The Lust of Angels (2013) offers a rather different challenge to gendered stereotypes. Following Isogai Nagisa’s film-school short My Baby (2010), this near-feature-length piece from the young writer/director plays upon our assumptions about abuse and victimhood, hiding its sharp-edged point in much the same way that one of its characters, Yuriko, conceals a razor. It begins with a high-angle tracking shot over an actual railway track, to the accompaniment of Sumida Shinya’s giallo-esque score. On board the packed Hanagawa Line, notorious for gropers, a middle-aged male stranger sidles up to schoolgirl Saori and begins touching her up from behind, causing the girl to smile ever so slightly – until, that is, Yuriko intervenes with her blade, splashing Saori’s arm with blood from the salaryman’s hand. Abuse, empowerment and first blood will become recurrent motifs as new girl Yuriko, who killed her own stepfather during an attempted sexual assault, recruits fellow high-schoolers Saori, Tomoyo and Hiromi to join her in entrapping gropers and enacting a kind of feminist vendetta against male harrassment.
What might sound like an underage variant on rape-revenge is greatly problematised by the abiding suggestion that all this sexual abuse by men comes with female complicity, even instigation. So incendiary is this material, where it is women who keep asking for what they or other women get, that, were Isogai herself a man, it would probably be deemed straightforwardly misogynist. Instead we are left with Yuriko’s horrified perspective, unable ever to trust men and driven to utter despair by the conduct of her sisters. That train track becomes a faultline, not just between but within the sexes, in a film from which nobody, male or female, emerges looking good.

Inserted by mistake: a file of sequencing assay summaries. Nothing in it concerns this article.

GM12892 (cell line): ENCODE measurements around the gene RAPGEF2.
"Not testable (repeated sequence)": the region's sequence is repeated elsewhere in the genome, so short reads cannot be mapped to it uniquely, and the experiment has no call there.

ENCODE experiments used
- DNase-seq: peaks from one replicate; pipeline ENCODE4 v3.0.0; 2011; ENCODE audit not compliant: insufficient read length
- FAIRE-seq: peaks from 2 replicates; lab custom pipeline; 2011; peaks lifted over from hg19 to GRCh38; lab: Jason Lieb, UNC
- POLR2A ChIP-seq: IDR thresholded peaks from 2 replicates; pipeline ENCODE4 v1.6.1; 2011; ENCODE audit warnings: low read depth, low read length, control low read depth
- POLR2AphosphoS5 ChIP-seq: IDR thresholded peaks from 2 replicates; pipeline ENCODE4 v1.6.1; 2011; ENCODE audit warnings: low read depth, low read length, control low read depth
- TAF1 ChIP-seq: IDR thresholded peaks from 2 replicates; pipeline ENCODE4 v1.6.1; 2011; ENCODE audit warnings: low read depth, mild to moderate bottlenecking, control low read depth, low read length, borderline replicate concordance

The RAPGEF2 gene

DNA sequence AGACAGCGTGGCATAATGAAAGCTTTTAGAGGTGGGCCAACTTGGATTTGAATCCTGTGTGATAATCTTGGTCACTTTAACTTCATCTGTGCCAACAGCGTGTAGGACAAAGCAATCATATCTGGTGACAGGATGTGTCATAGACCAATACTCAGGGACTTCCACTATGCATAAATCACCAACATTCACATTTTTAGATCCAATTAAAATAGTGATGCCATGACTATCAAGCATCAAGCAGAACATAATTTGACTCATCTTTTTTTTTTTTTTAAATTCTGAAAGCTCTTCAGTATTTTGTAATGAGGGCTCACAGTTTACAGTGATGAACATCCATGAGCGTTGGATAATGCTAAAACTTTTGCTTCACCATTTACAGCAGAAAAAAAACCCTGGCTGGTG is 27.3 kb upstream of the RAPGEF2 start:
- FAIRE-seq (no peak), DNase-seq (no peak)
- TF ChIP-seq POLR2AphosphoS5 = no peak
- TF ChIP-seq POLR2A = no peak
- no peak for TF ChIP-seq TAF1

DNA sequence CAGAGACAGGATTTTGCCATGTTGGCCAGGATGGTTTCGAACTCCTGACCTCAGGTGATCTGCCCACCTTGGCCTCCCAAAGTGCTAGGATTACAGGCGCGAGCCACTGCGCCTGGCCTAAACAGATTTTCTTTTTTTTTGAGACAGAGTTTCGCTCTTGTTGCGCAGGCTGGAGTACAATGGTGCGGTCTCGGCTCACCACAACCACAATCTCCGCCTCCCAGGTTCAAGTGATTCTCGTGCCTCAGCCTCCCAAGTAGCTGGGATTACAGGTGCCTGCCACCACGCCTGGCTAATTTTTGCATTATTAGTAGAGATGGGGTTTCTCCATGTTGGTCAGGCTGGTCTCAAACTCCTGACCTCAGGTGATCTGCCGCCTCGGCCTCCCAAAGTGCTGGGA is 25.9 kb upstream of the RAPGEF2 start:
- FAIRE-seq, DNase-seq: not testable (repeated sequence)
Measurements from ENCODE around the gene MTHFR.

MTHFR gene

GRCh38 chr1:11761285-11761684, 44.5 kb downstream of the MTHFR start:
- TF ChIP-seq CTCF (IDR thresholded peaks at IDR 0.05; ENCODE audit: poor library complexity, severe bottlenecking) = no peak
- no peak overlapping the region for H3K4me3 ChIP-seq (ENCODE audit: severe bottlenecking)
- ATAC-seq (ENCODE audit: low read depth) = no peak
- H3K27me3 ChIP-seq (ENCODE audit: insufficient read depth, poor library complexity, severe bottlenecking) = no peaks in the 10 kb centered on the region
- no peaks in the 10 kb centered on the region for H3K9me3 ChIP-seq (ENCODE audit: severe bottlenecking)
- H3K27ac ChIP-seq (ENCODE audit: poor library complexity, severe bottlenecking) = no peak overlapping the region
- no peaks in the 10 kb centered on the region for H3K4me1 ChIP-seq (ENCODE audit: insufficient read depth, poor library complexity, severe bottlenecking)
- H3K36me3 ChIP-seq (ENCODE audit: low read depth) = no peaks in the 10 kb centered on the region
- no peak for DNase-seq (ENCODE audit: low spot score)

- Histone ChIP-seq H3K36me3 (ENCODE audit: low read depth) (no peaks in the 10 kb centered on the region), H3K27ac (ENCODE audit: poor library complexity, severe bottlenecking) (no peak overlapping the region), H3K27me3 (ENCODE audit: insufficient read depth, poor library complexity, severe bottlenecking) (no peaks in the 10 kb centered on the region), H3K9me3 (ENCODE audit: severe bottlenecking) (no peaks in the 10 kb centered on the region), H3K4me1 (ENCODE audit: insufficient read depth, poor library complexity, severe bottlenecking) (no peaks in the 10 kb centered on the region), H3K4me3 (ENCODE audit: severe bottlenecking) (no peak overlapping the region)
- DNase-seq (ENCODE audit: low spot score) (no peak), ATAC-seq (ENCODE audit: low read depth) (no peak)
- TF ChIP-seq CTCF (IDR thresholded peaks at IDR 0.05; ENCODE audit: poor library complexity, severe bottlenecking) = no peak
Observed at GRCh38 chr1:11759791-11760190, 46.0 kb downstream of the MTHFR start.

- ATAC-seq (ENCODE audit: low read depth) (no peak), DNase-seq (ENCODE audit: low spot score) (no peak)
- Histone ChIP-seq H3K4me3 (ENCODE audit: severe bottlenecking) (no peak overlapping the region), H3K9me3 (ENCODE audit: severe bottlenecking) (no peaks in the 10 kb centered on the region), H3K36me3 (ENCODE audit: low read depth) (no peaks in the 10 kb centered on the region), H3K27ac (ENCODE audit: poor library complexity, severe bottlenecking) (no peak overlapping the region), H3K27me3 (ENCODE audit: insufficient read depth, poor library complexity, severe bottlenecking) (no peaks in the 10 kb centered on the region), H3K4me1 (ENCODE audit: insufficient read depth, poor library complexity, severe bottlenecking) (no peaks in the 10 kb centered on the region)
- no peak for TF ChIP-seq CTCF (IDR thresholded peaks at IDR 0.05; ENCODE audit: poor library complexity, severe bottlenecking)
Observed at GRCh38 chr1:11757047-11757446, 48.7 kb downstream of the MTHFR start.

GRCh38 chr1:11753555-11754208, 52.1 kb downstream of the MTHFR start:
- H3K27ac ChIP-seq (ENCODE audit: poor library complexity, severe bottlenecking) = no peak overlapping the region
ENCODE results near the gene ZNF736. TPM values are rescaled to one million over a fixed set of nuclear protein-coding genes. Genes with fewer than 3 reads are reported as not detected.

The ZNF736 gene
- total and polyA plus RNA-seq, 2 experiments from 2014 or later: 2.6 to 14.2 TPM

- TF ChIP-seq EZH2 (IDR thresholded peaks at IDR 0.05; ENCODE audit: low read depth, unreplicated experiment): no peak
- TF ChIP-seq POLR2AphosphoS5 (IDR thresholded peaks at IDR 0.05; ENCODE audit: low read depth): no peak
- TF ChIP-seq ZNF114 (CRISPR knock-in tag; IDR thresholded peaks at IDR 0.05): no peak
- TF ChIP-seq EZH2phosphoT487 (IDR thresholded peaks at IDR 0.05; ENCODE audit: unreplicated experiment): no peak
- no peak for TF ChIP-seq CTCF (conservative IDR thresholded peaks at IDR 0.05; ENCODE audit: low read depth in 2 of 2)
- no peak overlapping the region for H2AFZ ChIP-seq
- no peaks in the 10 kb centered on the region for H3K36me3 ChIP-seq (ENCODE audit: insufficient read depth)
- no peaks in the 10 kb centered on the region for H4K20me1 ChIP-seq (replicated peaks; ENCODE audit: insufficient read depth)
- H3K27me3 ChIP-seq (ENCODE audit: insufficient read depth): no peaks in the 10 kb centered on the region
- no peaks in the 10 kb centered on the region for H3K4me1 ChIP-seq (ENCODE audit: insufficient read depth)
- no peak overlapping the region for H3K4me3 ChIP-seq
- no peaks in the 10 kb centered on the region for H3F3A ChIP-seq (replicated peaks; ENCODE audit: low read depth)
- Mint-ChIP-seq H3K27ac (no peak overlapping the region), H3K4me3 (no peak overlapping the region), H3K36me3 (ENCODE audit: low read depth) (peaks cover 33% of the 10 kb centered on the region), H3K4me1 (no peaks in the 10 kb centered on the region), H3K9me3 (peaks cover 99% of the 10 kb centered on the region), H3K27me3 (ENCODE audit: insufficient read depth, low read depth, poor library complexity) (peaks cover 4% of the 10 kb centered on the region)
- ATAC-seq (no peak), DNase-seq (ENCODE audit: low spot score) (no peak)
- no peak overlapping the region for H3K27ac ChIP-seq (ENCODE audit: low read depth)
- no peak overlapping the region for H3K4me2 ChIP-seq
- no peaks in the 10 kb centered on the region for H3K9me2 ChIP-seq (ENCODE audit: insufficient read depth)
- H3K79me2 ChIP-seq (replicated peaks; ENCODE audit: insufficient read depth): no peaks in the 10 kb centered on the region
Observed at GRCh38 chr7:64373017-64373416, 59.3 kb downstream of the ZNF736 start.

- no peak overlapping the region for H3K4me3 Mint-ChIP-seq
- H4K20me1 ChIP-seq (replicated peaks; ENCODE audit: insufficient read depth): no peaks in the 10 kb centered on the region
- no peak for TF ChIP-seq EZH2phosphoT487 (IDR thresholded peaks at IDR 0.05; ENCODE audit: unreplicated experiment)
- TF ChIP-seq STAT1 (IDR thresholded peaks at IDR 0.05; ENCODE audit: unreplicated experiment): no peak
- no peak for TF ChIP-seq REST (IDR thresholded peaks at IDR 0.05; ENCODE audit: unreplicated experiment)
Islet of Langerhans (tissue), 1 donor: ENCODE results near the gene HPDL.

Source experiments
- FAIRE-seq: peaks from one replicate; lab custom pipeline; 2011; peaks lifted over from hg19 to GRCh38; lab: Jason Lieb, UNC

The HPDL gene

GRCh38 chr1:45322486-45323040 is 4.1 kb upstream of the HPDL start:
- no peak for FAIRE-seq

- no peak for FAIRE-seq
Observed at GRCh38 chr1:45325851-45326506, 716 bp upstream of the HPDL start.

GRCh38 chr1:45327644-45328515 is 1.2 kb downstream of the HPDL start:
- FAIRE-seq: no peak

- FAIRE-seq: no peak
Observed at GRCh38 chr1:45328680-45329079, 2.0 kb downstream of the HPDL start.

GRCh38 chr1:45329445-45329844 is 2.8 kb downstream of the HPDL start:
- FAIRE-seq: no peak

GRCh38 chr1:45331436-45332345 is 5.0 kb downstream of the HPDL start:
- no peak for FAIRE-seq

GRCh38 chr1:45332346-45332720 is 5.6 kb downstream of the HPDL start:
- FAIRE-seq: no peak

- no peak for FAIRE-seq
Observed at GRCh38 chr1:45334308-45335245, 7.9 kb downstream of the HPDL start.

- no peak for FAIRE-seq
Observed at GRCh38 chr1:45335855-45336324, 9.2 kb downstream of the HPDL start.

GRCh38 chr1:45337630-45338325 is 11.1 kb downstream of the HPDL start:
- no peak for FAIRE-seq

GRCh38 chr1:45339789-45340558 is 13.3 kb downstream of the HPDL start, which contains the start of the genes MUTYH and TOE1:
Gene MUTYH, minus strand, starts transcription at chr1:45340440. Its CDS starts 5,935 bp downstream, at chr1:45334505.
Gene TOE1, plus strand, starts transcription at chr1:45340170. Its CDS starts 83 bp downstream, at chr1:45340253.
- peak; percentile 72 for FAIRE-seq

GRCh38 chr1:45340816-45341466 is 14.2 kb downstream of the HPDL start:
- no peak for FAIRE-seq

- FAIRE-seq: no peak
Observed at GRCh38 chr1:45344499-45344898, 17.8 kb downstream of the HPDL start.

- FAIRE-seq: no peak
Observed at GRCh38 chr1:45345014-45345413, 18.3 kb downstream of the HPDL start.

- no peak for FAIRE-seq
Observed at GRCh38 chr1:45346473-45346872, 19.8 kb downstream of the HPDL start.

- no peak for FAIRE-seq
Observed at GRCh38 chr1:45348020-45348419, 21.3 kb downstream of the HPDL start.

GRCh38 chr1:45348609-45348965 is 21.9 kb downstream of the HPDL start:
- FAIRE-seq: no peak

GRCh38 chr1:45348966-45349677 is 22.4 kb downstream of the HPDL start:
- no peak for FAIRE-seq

Kamono, the young protagonist of Takaya Kosuke’s comic half-hour debut Buy Bling, Get One Free! (2013), is a preening would-be trend-setter, so obsessed with superficial appearance that when we first meet him, his insistence on repeatedly checking his hair and adjusting his uniform in a truck’s side mirror interferes with his ability to carry out his job directing traffic at a wintry construction site. At first Takaya’s satire focuses on the absurd monomania of Kamono’s narcissism, making easy sport of this young man’s bizarre metrosexual wardrobe and shallow consumerist values – but then, as Kamono, spotted, snapped and discovered, suddenly becomes the cover boy on a magazine and the model for a shadowy couture house, the film shifts its surreal attentions to all the objectification, exploitation and outright inanity of the style industry itself, built on insecurity, idol worship and hidden slave labour. As Kamono’s dreams of celebrity turn out to be a hilarious nightmare, Buy Bling, Get One Free! reveals the true meaning of the phrase fashion victim – and for all its craziness, it is actually far more unforgivingly mordant than, say, The Devil Wears Prada (2006).
Perhaps closer to the Raindance spirit is Hamaguchi Ryusuke’s Touching The Skin Of Eeriness (2013), a drizzle-soaked riverside mystery which, at its end, promises ‘Floods’ – although whether those will be an actual or metaphorical sequel to its enigmatic events is anyone’s guess. If Touching The Skin Of Eeriness is organised around scenes of schoolboys Chihiro and Naoya practising a shirtless dance duet in which they never quite make physical contact, then likewise the film’s sequences, characters and themes circle asymptotically with only invisible connections to hold them suggestively together.